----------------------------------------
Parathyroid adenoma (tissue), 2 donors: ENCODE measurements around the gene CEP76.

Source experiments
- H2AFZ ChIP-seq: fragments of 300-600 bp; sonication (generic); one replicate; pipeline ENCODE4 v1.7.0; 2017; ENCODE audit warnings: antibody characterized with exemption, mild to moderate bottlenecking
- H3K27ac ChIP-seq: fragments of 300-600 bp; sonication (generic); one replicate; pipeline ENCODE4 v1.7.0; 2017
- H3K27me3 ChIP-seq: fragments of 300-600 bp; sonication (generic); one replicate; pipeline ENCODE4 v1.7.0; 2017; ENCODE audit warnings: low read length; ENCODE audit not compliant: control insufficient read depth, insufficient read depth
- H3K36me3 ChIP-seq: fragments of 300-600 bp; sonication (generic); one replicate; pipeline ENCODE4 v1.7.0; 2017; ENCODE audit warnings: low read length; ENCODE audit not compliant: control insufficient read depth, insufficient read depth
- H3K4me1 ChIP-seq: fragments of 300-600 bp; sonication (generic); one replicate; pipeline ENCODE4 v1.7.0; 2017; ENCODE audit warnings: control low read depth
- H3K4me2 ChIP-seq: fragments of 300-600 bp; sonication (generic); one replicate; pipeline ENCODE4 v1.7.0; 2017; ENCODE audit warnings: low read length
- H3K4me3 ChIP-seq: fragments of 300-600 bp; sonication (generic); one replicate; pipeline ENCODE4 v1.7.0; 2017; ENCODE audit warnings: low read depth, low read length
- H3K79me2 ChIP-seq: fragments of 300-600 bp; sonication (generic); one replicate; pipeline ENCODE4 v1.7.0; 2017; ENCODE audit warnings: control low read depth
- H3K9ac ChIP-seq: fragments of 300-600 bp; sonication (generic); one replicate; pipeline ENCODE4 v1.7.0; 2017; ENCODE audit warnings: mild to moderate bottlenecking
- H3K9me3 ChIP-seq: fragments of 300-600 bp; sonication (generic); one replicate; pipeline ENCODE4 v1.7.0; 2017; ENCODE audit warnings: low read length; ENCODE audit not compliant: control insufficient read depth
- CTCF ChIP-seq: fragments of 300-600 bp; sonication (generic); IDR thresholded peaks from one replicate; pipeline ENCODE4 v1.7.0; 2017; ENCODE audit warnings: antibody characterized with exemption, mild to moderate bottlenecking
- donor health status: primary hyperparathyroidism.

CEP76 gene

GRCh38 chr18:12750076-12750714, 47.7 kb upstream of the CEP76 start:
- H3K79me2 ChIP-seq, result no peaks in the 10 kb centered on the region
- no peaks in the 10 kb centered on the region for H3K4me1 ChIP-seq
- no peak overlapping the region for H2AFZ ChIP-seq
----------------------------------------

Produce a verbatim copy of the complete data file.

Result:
Parathyroid adenoma (tissue), 2 donors: ENCODE measurements around the gene CEP76.

Source experiments
- H2AFZ ChIP-seq: fragments of 300-600 bp; sonication (generic); one replicate; pipeline ENCODE4 v1.7.0; 2017; ENCODE audit warnings: antibody characterized with exemption, mild to moderate bottlenecking
- H3K27ac ChIP-seq: fragments of 300-600 bp; sonication (generic); one replicate; pipeline ENCODE4 v1.7.0; 2017
- H3K27me3 ChIP-seq: fragments of 300-600 bp; sonication (generic); one replicate; pipeline ENCODE4 v1.7.0; 2017; ENCODE audit warnings: low read length; ENCODE audit not compliant: control insufficient read depth, insufficient read depth
- H3K36me3 ChIP-seq: fragments of 300-600 bp; sonication (generic); one replicate; pipeline ENCODE4 v1.7.0; 2017; ENCODE audit warnings: low read length; ENCODE audit not compliant: control insufficient read depth, insufficient read depth
- H3K4me1 ChIP-seq: fragments of 300-600 bp; sonication (generic); one replicate; pipeline ENCODE4 v1.7.0; 2017; ENCODE audit warnings: control low read depth
- H3K4me2 ChIP-seq: fragments of 300-600 bp; sonication (generic); one replicate; pipeline ENCODE4 v1.7.0; 2017; ENCODE audit warnings: low read length
- H3K4me3 ChIP-seq: fragments of 300-600 bp; sonication (generic); one replicate; pipeline ENCODE4 v1.7.0; 2017; ENCODE audit warnings: low read depth, low read length
- H3K79me2 ChIP-seq: fragments of 300-600 bp; sonication (generic); one replicate; pipeline ENCODE4 v1.7.0; 2017; ENCODE audit warnings: control low read depth
- H3K9ac ChIP-seq: fragments of 300-600 bp; sonication (generic); one replicate; pipeline ENCODE4 v1.7.0; 2017; ENCODE audit warnings: mild to moderate bottlenecking
- H3K9me3 ChIP-seq: fragments of 300-600 bp; sonication (generic); one replicate; pipeline ENCODE4 v1.7.0; 2017; ENCODE audit warnings: low read length; ENCODE audit not compliant: control insufficient read depth
- CTCF ChIP-seq: fragments of 300-600 bp; sonication (generic); IDR thresholded peaks from one replicate; pipeline ENCODE4 v1.7.0; 2017; ENCODE audit warnings: antibody characterized with exemption, mild to moderate bottlenecking
- donor health status: primary hyperparathyroidism.

CEP76 gene

GRCh38 chr18:12750076-12750714, 47.7 kb upstream of the CEP76 start:
- H3K79me2 ChIP-seq, result no peaks in the 10 kb centered on the region
- no peaks in the 10 kb centered on the region for H3K4me1 ChIP-seq
- no peak overlapping the region for H2AFZ ChIP-seq